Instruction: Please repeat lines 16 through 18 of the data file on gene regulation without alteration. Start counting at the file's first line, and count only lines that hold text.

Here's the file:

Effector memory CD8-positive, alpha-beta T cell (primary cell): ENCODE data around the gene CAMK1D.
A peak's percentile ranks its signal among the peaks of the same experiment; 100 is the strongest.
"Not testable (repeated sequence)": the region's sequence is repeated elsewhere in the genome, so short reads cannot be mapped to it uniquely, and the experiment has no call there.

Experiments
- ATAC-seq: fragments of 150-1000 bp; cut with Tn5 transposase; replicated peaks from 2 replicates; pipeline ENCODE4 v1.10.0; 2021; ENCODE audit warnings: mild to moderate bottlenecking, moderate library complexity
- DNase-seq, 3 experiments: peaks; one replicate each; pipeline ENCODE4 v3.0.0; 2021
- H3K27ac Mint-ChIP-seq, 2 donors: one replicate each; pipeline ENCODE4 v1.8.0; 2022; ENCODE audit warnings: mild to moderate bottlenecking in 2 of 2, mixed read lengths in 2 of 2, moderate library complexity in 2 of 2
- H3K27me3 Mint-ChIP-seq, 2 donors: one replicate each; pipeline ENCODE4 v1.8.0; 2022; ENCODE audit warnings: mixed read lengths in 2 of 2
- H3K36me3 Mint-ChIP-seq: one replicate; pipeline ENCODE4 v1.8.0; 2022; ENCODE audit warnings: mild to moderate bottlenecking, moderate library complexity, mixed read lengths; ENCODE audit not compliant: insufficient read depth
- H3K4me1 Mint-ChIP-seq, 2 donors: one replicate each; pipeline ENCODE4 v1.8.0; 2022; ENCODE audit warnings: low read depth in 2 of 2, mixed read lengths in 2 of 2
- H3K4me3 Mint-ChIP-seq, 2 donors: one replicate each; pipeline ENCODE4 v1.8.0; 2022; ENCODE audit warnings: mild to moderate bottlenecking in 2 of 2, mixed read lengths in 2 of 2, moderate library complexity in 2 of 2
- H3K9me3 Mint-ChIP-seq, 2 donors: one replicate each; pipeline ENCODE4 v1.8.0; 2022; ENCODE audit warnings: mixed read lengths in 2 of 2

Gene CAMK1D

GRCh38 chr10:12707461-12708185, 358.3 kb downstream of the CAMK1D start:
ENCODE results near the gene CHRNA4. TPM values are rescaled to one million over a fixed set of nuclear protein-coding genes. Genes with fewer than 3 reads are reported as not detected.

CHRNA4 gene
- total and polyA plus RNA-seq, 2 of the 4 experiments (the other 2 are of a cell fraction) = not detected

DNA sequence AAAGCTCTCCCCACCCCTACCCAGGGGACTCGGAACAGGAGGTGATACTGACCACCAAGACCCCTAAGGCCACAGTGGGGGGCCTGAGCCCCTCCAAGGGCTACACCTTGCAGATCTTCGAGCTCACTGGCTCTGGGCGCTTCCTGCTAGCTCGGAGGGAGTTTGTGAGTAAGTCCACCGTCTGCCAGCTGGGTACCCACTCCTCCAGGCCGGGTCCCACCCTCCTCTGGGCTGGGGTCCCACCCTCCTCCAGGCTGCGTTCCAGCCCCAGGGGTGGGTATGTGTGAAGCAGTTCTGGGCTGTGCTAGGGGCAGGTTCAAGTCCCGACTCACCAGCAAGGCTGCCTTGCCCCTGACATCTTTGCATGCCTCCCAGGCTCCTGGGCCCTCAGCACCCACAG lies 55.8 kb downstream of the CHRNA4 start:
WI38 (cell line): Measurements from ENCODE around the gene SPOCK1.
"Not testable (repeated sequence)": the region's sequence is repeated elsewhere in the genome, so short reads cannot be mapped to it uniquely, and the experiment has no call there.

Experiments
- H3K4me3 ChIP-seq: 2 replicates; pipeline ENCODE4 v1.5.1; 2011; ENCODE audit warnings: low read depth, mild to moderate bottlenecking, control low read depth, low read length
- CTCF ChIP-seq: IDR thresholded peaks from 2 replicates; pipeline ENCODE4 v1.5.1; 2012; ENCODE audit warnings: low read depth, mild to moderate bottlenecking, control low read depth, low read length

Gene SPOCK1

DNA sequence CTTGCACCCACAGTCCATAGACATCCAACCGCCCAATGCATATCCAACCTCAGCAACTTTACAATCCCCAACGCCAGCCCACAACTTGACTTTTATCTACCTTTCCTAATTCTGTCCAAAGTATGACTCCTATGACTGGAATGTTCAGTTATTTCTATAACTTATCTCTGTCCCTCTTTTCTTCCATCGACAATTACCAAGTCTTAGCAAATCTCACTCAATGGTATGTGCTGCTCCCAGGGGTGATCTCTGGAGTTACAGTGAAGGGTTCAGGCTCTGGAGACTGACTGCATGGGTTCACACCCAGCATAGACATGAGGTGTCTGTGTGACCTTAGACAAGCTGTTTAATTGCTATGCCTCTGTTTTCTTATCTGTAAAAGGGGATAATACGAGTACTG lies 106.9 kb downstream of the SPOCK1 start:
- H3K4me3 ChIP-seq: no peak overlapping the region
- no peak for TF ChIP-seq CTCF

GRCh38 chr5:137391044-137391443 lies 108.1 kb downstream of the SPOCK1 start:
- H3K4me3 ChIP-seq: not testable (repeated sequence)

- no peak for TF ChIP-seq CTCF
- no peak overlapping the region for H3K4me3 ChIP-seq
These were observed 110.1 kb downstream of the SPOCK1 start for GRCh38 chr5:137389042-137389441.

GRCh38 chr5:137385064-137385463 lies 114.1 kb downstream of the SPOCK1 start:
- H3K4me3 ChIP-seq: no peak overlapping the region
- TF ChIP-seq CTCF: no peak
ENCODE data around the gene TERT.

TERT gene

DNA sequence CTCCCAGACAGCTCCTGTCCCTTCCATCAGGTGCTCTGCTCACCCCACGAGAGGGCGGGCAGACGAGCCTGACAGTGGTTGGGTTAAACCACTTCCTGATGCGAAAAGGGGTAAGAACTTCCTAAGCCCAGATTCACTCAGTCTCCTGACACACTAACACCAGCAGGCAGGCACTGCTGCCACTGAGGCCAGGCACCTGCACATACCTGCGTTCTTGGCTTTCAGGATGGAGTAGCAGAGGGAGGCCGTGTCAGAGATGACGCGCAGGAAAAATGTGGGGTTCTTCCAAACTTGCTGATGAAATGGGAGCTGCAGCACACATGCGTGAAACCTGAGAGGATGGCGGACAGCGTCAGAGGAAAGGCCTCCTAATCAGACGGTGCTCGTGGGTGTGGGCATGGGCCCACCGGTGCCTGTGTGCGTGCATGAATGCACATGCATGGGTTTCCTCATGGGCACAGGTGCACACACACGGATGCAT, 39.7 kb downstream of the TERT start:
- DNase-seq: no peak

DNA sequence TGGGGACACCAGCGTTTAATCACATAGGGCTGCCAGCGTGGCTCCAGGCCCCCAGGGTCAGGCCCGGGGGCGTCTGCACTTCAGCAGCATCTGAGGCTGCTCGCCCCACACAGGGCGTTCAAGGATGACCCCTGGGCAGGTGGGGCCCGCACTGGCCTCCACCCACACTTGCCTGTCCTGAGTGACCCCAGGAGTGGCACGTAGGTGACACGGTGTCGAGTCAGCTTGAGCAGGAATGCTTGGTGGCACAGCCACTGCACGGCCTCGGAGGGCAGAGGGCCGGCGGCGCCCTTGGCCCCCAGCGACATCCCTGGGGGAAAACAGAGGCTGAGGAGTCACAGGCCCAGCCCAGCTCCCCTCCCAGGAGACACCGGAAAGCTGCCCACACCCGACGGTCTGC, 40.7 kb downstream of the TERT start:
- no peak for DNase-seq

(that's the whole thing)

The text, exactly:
CHRNA4 gene
- total and polyA plus RNA-seq, 2 of the 4 experiments (the other 2 are of a cell fraction) = not detected

DNA sequence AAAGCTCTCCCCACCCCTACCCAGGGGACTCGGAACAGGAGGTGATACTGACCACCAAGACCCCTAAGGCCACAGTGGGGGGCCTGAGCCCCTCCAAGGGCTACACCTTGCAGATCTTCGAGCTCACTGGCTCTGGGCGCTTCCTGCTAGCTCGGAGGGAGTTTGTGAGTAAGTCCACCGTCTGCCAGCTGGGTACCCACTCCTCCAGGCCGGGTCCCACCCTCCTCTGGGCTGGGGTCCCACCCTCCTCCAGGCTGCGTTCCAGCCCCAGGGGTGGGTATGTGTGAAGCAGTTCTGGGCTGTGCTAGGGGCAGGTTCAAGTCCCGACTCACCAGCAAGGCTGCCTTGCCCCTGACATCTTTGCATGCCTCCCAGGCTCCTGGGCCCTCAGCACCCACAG lies 55.8 kb downstream of the CHRNA4 start: